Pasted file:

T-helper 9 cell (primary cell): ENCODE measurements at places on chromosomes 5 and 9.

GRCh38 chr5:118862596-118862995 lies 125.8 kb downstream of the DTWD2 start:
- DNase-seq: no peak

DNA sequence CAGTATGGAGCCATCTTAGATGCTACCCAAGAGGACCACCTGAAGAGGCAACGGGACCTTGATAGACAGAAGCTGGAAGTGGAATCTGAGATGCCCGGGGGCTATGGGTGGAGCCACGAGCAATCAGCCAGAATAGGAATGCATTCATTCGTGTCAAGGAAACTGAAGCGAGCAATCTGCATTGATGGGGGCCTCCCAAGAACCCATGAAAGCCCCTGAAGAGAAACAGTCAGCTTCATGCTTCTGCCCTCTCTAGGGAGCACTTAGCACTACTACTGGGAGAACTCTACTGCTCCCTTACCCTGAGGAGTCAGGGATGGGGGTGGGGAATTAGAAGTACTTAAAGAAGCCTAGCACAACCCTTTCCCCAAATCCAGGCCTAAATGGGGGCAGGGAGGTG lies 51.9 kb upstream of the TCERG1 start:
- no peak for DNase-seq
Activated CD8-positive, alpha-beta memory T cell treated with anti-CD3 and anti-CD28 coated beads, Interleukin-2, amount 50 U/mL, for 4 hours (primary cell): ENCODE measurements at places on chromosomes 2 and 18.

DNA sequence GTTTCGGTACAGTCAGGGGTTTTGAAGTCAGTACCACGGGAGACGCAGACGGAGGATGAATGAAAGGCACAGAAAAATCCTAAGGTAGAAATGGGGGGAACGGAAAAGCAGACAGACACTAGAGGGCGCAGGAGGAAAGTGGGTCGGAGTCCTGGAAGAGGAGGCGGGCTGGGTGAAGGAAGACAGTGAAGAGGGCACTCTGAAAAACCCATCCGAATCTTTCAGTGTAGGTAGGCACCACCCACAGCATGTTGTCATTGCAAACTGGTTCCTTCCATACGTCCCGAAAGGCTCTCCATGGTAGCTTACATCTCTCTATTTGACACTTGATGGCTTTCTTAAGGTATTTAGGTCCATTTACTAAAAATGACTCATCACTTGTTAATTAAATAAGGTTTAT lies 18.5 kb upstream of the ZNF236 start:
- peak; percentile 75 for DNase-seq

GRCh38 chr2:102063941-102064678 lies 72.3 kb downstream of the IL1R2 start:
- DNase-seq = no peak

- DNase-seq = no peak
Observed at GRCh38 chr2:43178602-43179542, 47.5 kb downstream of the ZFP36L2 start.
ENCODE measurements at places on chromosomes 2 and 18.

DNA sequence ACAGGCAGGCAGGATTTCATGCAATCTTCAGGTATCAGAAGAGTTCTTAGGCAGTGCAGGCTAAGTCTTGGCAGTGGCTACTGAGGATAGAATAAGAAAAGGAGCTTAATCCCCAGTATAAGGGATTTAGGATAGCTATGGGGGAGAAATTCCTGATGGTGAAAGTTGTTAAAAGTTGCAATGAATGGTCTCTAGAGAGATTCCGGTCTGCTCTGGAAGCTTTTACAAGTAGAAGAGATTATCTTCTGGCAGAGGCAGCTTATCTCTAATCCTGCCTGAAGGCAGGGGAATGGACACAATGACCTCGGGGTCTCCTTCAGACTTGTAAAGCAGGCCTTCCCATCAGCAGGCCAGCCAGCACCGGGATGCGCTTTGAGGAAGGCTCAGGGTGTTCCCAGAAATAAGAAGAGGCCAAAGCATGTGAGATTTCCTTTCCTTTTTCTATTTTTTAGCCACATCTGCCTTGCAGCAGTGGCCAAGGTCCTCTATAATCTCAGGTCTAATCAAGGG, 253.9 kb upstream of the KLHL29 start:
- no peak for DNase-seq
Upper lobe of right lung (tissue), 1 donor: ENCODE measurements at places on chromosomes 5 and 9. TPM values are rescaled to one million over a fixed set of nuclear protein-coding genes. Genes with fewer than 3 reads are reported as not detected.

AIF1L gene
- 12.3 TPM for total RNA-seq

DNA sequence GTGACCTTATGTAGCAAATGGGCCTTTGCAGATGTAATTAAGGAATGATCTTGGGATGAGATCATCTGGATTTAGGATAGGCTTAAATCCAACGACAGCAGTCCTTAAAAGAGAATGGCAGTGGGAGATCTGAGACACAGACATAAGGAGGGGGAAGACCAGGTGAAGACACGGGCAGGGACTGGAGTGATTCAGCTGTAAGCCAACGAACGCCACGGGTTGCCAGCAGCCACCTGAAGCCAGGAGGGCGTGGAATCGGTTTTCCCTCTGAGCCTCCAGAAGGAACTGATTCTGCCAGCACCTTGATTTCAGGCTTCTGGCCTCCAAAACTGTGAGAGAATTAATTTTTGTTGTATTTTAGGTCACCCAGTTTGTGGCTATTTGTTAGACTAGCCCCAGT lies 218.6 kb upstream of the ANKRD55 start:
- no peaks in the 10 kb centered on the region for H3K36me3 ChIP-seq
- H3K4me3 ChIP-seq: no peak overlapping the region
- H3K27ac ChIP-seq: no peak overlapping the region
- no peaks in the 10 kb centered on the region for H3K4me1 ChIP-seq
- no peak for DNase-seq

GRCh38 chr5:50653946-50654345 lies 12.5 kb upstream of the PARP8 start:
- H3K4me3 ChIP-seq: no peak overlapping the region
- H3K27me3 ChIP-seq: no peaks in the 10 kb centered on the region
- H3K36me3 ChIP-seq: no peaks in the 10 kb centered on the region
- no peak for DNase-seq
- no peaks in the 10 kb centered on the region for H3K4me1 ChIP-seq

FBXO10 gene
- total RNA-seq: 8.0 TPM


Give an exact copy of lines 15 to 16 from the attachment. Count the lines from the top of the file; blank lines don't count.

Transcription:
- no peak for DNase-seq
Upper lobe of right lung (tissue), 1 donor: ENCODE measurements at places on chromosomes 5 and 9. TPM values are rescaled to one million over a fixed set of nuclear protein-coding genes. Genes with fewer than 3 reads are reported as not detected.